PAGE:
The Standard Performance Evaluation Corporation was established in 1988 as a cooperative effort between workstation vendors to create a set of standardized, realistic performance tests. As it grew, it became an effort to both allow vendors to demonstrate their performance advantages and also have the tests based on existing applications, instead of older, less-relevant pieces of software.
Developed by the SPECgpc (Graphics Performance Characterization) working group, viewperf tests the performance of a system running under OpenGL using the graphics engines of various 3D applications from the content creation and CAD markets.
|Viewset||Composite Score||Multi-Sample Performance|
Viewperf is designed to only stress the graphics subsystem of a computer under OpenGL. It doesn’t test CPU loading and only needs 3 GB of installed memory to run.
Most of the tests in this revision of viewperf are based on CAD-related software, with the animation software tests being LightWave and Maya. The graphics tests for LightWave and Maya are also repeated in their respective SPECapc tests. The tests marked with a multi-sample performance of 4x ran the tests with both no AA and 4x AA, while those without it ran only with no AA.
The SPECapc tests are application-specific benchmarks that run an extended script, which performs various operations to evaluate performance during part of a normal workflow. It tests interactivity, real-time 3D performance, and rendered 3D performance.
SPECapc LightWave 9.6
The LightWave test was co-developed with Newtek and tests character animation interactivity, OpenGL performance, and software rendering. The multitasking segment of the benchmark, in which single-threaded tasks are run concurrently with rendering, helps gauge total system performance in a multitasked environment.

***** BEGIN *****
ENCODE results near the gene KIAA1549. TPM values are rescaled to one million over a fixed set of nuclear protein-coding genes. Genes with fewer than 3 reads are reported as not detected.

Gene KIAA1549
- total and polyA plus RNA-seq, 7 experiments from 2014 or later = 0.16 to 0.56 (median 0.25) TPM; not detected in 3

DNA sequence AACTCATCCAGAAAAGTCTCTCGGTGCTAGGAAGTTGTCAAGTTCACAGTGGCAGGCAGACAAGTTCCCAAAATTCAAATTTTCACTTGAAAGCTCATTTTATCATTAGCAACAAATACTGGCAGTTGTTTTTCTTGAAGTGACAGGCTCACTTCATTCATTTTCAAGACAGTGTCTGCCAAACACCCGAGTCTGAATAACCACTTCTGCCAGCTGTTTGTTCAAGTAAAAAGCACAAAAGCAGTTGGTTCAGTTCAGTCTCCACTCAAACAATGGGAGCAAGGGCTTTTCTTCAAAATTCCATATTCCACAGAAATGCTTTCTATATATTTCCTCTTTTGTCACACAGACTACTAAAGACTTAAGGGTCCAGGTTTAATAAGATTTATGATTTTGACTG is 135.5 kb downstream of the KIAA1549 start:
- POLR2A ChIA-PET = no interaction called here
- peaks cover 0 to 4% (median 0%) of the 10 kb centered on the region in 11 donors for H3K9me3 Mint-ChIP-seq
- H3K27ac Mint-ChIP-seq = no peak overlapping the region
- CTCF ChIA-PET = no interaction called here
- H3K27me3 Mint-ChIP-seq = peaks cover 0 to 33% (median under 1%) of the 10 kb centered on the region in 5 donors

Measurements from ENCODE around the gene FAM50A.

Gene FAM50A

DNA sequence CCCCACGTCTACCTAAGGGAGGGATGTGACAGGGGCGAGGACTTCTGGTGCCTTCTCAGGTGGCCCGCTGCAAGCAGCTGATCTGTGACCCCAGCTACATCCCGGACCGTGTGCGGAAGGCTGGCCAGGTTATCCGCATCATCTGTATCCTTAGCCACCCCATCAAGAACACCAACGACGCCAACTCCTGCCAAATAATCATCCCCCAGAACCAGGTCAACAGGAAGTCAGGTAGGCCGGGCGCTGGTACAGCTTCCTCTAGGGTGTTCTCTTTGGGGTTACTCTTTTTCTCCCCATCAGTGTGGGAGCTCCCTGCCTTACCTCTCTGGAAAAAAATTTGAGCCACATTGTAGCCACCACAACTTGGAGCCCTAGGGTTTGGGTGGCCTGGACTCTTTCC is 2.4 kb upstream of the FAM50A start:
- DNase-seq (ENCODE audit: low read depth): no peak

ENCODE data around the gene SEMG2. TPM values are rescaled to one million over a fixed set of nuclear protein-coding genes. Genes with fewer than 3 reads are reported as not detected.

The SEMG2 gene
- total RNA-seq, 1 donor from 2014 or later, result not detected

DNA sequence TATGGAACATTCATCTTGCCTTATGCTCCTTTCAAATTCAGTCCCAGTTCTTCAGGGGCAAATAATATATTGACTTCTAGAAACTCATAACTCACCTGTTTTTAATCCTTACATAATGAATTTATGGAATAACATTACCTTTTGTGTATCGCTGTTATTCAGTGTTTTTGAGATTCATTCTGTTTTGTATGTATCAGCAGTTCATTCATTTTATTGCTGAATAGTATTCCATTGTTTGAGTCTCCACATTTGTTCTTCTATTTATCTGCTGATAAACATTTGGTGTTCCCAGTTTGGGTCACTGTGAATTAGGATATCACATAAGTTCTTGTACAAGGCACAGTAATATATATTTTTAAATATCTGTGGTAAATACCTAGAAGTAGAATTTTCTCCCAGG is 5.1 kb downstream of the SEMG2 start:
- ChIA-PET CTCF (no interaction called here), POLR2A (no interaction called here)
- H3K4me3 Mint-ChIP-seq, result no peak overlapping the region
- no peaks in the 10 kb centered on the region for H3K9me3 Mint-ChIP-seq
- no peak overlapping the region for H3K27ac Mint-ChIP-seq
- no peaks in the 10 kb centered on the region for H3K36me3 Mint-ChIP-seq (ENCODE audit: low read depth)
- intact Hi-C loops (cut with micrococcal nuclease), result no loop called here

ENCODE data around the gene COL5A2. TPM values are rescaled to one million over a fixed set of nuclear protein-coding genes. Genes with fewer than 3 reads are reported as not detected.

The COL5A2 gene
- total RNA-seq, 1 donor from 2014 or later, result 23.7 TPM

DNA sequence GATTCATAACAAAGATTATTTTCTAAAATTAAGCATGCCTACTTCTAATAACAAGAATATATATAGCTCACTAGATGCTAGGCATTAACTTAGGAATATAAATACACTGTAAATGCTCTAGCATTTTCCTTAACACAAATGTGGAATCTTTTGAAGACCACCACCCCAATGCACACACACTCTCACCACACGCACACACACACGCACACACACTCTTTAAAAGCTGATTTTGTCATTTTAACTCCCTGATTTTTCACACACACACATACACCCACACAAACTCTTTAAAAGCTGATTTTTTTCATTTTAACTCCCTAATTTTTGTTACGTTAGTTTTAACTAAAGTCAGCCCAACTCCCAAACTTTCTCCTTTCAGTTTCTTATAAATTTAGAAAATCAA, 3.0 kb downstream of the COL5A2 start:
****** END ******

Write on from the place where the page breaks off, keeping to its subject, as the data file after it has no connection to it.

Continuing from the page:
SPECapc LightWave performance is normalized against a 2.0 GHz Dell Precision 690 Workstation, a dual-core processor based on Intel's Core microarchitecture, with a Quadro FX 570 graphics card. So, even without other systems in the charts, you can compare the performance of this system against an older Core 2 machine at a glance.
The render time improvement of 7.48x over the baseline is particularly encouraging, but the less-impressive improvement reflected in the interactivity tests is likely indicative of some other variable.
SPECapc Maya 2009
SPECapc Maya 2009 features updates to the older Maya 6.5 workload, plus an additional scene created by AMD. Its output is also normalized against the same Dell machine as the LightWave test above. The Maya test shows a little bit less performance improvement over the baseline than the LightWave test does, likely because the Maya test is run full-screen, while the LightWave test regulates its own window size.
SPECapc 3ds Max 9
The 3ds Max 9 test is the oldest of the three SPECapc tests that we use, and is normalized against a much older machine (a NetBurst-based Xeon at 2.4 GHz using RDRAM and a Quadro 1000). Thus, while the results are easily comparable to other runs of this test, they are not easily related to the results from the other two SPECapc tests.
Consider its inclusion here to be a data marker, as SPEC is promising a new SPECapc for 3ds Max 2011 soon.
- Introduction: Overclocking A Workstation?
- Hardware Setup And Benchmarks
- Benchmark Results: 3D Animation
- Benchmark Results: Autodesk 3ds Max 2011, Cinebench, VUE, And MatchMover
- Benchmark Results: SPEC Tests
- Benchmark Results: Adobe Premiere Pro, After Effects, And Photoshop
- Benchmark Results: DAW
- Benchmark Results: Euler3D And Sandra 2011